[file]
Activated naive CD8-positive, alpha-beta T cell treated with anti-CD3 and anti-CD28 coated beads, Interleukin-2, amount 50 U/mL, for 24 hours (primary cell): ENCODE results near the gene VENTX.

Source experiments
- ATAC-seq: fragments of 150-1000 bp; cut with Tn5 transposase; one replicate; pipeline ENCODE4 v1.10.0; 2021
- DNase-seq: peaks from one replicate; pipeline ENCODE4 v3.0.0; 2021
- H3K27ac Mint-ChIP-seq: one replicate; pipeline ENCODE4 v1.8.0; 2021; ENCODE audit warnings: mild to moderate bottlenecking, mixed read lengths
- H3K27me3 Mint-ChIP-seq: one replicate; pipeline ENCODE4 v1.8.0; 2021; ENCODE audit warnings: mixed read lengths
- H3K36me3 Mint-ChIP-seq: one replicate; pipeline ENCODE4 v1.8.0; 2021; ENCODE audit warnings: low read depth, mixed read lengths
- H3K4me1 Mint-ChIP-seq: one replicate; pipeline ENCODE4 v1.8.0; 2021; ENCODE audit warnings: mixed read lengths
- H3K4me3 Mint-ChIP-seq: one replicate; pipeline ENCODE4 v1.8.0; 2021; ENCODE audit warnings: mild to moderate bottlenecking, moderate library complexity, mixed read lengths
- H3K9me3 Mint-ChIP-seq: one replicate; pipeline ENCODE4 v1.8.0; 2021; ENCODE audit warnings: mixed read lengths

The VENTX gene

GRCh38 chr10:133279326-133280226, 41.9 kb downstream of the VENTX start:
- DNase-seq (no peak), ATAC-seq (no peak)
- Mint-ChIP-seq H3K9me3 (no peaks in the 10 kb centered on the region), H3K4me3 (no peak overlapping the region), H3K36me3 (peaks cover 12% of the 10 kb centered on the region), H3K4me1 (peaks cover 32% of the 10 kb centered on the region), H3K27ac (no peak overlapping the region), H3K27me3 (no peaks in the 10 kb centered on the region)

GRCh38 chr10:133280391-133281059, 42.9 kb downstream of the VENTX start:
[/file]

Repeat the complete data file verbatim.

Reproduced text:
Activated naive CD8-positive, alpha-beta T cell treated with anti-CD3 and anti-CD28 coated beads, Interleukin-2, amount 50 U/mL, for 24 hours (primary cell): ENCODE results near the gene VENTX.

Source experiments
- ATAC-seq: fragments of 150-1000 bp; cut with Tn5 transposase; one replicate; pipeline ENCODE4 v1.10.0; 2021
- DNase-seq: peaks from one replicate; pipeline ENCODE4 v3.0.0; 2021
- H3K27ac Mint-ChIP-seq: one replicate; pipeline ENCODE4 v1.8.0; 2021; ENCODE audit warnings: mild to moderate bottlenecking, mixed read lengths
- H3K27me3 Mint-ChIP-seq: one replicate; pipeline ENCODE4 v1.8.0; 2021; ENCODE audit warnings: mixed read lengths
- H3K36me3 Mint-ChIP-seq: one replicate; pipeline ENCODE4 v1.8.0; 2021; ENCODE audit warnings: low read depth, mixed read lengths
- H3K4me1 Mint-ChIP-seq: one replicate; pipeline ENCODE4 v1.8.0; 2021; ENCODE audit warnings: mixed read lengths
- H3K4me3 Mint-ChIP-seq: one replicate; pipeline ENCODE4 v1.8.0; 2021; ENCODE audit warnings: mild to moderate bottlenecking, moderate library complexity, mixed read lengths
- H3K9me3 Mint-ChIP-seq: one replicate; pipeline ENCODE4 v1.8.0; 2021; ENCODE audit warnings: mixed read lengths

The VENTX gene

GRCh38 chr10:133279326-133280226, 41.9 kb downstream of the VENTX start:
- DNase-seq (no peak), ATAC-seq (no peak)
- Mint-ChIP-seq H3K9me3 (no peaks in the 10 kb centered on the region), H3K4me3 (no peak overlapping the region), H3K36me3 (peaks cover 12% of the 10 kb centered on the region), H3K4me1 (peaks cover 32% of the 10 kb centered on the region), H3K27ac (no peak overlapping the region), H3K27me3 (no peaks in the 10 kb centered on the region)

GRCh38 chr10:133280391-133281059, 42.9 kb downstream of the VENTX start: